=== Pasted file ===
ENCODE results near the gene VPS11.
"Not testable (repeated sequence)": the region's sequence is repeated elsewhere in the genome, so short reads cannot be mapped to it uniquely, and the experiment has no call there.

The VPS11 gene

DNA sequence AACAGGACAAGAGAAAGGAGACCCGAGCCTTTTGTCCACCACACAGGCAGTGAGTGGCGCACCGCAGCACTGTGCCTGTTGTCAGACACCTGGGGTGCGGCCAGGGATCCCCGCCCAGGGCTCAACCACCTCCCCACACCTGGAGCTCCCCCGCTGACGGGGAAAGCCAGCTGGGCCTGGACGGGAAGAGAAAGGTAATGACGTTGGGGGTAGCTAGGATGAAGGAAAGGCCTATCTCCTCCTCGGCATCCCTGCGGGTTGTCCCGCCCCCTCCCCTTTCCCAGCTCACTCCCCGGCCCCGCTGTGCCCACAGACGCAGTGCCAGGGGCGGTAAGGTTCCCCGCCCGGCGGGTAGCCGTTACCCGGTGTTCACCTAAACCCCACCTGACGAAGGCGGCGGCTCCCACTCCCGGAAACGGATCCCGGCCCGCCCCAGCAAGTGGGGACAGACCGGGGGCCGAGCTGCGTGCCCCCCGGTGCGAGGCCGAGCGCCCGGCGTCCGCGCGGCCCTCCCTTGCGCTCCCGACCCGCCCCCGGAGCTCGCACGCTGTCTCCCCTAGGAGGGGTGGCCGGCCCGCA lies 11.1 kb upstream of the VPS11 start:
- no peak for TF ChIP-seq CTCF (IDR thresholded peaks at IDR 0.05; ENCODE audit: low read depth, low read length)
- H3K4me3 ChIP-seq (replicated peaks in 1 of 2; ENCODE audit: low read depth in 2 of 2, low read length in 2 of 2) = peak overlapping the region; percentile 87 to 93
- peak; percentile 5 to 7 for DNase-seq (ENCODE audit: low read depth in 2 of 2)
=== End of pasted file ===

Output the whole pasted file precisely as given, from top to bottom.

ENCODE results near the gene VPS11.
"Not testable (repeated sequence)": the region's sequence is repeated elsewhere in the genome, so short reads cannot be mapped to it uniquely, and the experiment has no call there.

The VPS11 gene

DNA sequence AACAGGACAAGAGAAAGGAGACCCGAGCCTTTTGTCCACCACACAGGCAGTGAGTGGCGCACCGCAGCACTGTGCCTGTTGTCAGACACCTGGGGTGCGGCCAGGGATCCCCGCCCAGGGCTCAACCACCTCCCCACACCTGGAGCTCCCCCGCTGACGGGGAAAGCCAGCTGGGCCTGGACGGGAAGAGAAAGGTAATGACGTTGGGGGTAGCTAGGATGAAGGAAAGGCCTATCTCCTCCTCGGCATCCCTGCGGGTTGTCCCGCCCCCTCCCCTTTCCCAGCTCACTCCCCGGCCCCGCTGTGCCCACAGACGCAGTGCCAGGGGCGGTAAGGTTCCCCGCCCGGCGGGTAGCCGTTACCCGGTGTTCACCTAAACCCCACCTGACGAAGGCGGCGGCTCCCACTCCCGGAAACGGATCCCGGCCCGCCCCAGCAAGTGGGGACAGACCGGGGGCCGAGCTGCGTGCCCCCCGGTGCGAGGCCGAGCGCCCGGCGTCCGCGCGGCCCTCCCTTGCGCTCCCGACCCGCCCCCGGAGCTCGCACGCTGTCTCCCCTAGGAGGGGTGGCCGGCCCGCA lies 11.1 kb upstream of the VPS11 start:
- no peak for TF ChIP-seq CTCF (IDR thresholded peaks at IDR 0.05; ENCODE audit: low read depth, low read length)
- H3K4me3 ChIP-seq (replicated peaks in 1 of 2; ENCODE audit: low read depth in 2 of 2, low read length in 2 of 2) = peak overlapping the region; percentile 87 to 93
- peak; percentile 5 to 7 for DNase-seq (ENCODE audit: low read depth in 2 of 2)